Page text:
Duke Energy may report data on outages to public

As part of merger, utility agrees to post consistent information on problems

bhenderson@charlotteobserver.comNovember 28, 2012 

Ever wonder, Duke Energy customers, how your service compares to that of other utilities?

You’re about to find out. Duke has agreed to file, for the first time, quarterly reports that compare its North Carolina power-outage data to industry benchmarks.

Thirty-six other states require utilities to publicly report how often, and for how long, outages occur.

But as the Charlotte Observer reported last year, it’s near impossible for North Carolina customers to get that information.

Duke closely monitors the data but doesn’t publicly report it. To complicate matters, utilities differ in how they measure and report results to the two widely-used indexes of industry reliability.

The N.C. Utilities Commission’s Public Staff, which advocates for consumers, recommended a change. When the commission approved Duke’s merger with Progress Energy in June, it required the companies to find a way standardize the indices and report their service quality.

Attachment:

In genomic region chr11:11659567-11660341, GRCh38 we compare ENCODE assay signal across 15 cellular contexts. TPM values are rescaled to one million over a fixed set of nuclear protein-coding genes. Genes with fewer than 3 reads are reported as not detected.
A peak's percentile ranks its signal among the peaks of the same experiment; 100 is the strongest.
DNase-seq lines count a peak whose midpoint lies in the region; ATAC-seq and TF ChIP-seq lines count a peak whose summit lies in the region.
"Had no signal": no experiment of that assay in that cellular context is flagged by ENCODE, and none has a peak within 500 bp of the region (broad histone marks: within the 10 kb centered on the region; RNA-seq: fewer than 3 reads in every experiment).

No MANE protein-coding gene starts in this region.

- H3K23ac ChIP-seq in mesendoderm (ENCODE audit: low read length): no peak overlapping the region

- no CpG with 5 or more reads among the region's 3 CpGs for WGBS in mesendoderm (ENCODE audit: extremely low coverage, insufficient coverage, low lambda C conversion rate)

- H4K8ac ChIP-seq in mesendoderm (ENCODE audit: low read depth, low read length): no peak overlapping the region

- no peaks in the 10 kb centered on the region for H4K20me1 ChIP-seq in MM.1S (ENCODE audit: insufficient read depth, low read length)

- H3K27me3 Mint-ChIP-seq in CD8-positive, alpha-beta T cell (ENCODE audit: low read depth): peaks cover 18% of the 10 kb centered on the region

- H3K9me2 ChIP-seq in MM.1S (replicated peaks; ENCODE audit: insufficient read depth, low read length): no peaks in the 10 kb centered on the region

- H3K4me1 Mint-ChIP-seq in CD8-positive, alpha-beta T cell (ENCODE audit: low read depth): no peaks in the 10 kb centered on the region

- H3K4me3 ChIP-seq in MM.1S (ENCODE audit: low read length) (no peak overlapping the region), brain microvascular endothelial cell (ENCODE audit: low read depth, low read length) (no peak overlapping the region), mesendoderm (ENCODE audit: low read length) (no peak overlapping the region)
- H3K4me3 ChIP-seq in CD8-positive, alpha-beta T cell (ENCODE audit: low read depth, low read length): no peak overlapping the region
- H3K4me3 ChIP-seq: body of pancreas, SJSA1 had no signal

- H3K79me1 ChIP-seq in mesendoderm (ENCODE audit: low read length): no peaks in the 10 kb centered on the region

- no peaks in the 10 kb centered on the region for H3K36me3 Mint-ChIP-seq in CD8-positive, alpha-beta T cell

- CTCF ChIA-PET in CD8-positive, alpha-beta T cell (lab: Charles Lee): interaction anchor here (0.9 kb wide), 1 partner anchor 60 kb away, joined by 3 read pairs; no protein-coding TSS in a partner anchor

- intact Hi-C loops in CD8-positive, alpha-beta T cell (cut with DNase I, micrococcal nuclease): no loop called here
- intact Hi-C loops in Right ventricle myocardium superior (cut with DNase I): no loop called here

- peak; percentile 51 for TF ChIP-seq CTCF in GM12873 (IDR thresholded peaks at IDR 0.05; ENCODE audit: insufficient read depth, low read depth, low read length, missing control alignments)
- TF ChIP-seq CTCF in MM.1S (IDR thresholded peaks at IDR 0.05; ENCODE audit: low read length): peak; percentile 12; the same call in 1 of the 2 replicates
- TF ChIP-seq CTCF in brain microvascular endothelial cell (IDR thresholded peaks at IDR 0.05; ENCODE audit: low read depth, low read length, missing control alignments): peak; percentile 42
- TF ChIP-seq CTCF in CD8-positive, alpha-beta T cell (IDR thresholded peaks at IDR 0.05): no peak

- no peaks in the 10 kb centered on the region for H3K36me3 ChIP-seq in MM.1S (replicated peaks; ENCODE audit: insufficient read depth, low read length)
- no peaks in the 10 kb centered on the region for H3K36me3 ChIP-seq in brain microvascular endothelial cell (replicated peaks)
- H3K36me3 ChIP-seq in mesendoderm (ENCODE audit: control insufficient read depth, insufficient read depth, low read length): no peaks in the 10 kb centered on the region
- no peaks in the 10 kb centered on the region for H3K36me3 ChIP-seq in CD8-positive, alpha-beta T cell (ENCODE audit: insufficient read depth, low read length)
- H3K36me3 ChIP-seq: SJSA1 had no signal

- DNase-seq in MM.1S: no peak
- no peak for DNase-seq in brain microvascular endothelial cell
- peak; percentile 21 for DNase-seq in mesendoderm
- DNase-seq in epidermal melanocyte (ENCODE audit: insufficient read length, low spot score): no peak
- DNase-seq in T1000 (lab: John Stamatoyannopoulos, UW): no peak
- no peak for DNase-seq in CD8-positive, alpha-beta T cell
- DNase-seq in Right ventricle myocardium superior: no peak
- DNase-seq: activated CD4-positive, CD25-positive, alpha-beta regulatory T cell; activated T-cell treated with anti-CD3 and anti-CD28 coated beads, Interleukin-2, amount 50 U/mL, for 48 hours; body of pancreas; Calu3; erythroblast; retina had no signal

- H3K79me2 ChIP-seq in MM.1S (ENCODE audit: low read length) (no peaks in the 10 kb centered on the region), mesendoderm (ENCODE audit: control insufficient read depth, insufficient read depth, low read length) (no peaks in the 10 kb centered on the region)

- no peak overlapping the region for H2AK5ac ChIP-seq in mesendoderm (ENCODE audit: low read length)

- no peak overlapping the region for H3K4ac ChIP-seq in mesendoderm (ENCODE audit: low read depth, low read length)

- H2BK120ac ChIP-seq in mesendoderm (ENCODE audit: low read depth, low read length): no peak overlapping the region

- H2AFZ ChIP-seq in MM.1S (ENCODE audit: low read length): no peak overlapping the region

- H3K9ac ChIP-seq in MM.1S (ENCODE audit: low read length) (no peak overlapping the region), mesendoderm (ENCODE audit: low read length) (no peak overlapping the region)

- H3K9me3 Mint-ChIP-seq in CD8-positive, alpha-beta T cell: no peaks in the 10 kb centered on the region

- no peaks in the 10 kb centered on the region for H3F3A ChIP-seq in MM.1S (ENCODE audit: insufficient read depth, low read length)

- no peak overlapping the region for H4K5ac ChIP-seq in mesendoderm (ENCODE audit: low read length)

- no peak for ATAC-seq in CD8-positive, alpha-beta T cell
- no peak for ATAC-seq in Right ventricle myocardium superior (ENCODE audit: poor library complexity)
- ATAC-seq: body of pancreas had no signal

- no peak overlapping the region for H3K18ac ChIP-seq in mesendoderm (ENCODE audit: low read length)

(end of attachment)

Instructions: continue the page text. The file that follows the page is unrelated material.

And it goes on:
This week, the two Duke subsidiaries that serve the Carolinas proposed a rule they developed with the Public Staff. The rule bases quarterly performance reports on industry indices for outage duration and frequency, and sets standards to ensure the data is used consistently.

The utility that serves northeastern North Carolina, Dominion North Carolina Power, and the N.C. Electric Membership Corp., which represents cooperatives, did not sign on to the proposal.

It’s up to the N.C. Utilities Commission to approve the rule.

In August 2011, the industry indexes showed Duke’s outage performance in North Carolina had steadily improved since 2003. Progress Energy, now a Duke subsidiary, showed improved performance after 2006, followed by an uptick in outages in 2010.

Henderson: 704-358-5051 Twitter: @bhender

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